Capri was wet. It rained off and on all day except for a couple of outstanding photo opportunities. Even more than Taormina, Capri is “if you have to ask how much, you can’t afford it” territory. Shops that were high end in Taormina were middle of the road here. It’s been a resort since the days of the Roman Republic and inhabited since the Bronze Age at least. It used to be part of the mainland. It has two principal towns, Capri and Anacapri.
This was another place where we had to use local boats to get ashore. The operators were excellent at dodging the wakes of the high speed ferries that come and go here every twenty minutes or so. Capri is a hub for them.
Before we could tour the island we had to…oops, we were taken on a low visibility boat tour of the grottoes lining the cliff faces where they plunge into the water — you had to be there — wait, we were… I think. The low light and rain and fogged windows made it an experience to record, if not remember. After we jumped from the lurching boat to the lurching pontoon dock, we were ready to see something ashore we could latch our memories onto.
Here, was the first place the tour operator fumbled the ball. It wasn’t a game-changer, but it didn’t sit well when we were walked through the showers to a store to sample (as in “buy“) the limoncello-filled hard candies of a vendor some distance from the pick-up point. The buses were the mini variety and the windows were fogged from the passengers who had just completed their tour. Knee room came from pushing ones knees into the aisle. Once we got up into the switchbacks, we knew why they were mini-buses — it was a mini-road that would likely slide into the sea from the weight of a regular bus.
When we got to Anacapri, we were let off at a bus station where it became clear our buses were not our buses — just some commandeered by our tour guide before another guide could — apparently the norm here.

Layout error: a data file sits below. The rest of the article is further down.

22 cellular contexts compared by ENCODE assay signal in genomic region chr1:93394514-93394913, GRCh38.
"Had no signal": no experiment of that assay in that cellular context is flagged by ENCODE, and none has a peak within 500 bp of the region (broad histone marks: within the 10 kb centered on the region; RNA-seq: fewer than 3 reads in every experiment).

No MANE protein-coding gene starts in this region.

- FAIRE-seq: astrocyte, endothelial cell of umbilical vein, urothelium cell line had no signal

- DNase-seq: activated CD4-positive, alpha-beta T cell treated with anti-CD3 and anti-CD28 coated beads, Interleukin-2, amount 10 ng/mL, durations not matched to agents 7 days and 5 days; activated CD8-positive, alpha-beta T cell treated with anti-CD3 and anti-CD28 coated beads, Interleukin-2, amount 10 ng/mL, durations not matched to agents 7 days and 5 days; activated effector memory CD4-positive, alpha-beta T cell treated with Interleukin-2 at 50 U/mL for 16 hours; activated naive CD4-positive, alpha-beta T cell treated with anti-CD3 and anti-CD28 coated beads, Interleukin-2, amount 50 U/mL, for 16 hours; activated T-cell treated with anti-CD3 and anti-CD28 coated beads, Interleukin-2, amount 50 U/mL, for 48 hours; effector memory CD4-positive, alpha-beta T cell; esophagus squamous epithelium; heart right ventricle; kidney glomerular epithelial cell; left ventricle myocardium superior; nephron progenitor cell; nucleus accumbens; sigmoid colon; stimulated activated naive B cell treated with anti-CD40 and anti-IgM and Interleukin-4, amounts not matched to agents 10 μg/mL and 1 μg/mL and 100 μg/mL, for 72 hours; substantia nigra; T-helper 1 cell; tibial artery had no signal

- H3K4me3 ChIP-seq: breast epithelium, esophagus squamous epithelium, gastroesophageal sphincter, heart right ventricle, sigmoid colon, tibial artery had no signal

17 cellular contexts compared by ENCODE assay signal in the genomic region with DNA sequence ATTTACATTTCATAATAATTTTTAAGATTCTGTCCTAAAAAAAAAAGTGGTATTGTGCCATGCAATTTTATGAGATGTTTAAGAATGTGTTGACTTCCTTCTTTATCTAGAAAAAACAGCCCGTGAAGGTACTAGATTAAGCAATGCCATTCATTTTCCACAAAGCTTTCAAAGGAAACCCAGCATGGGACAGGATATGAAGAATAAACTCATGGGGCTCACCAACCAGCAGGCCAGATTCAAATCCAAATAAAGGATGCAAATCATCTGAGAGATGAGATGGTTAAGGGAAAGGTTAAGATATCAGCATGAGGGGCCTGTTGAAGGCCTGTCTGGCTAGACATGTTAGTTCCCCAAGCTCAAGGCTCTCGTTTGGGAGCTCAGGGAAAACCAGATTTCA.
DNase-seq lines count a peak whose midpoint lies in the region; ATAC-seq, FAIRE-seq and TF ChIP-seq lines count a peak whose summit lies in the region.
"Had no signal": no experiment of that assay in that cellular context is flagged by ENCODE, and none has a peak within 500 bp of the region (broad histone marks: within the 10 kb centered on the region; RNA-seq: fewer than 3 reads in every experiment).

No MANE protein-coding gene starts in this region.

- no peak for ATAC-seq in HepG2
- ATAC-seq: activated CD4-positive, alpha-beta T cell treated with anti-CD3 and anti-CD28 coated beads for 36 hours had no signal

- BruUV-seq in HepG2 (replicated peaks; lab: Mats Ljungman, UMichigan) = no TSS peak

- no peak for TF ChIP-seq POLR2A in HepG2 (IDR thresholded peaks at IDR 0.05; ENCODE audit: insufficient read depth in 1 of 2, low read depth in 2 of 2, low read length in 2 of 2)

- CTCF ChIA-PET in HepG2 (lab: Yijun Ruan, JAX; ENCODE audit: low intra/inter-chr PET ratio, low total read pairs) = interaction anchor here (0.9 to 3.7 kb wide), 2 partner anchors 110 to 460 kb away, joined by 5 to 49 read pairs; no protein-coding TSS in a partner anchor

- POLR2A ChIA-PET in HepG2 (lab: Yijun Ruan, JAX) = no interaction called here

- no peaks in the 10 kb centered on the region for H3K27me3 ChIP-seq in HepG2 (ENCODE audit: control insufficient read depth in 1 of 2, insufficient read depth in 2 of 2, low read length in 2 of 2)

Because of the rain, the chair lift to the top of the island was closed. This turned out to be a good thing because we were all forced to tour the Axel Munthe villa — Villa San Michelle. It was beautiful and memorable, and we got to pat the Sphinx’s butt. Apparently, we had to do this to come back to Capri. So I wondered what we had to pat to be able to afford to come back. One of the most interesting features of this lovely place was, except for the sphinx, all the statuary, busts and carvings came from the harbor bottom and were brought to Munthe as thanks for his helping the island survive an epidemic.
The rain picked up as we were boarding the buses to careen back down to the upper portion (La Piazzetta) of the lower town. This detour of sorts was necessary so we could ride the funicolare back down to the waterfront where we got to wait for the local boats to show up. This cog rail was modern, clean and fast.
Boat Schedule? What schedule?” Seems the boat operators interpreted every thirty minutes a bit broadly — as in, whenever. So we were semi-dragooned by a wharf-side waiter when we dawdled too long (~5 seconds) near his restaurant and ended up sampling the local wine and snacking on almost indescribable (as in good) potato snacks with the texture of soft pumice but without the glass fragments. (We have since found their equivalent in the U.S.)
The day ashore was capped off by heavy lightning as we left. It crackled about the ship such that little thunder was heard. Fitting somehow. Many folks missed it as they were preparing for the Captain’s Dinner and the talent show that followed.
Please enjoy the photos. Photos without captions don’t really need them. Click on first one to scroll.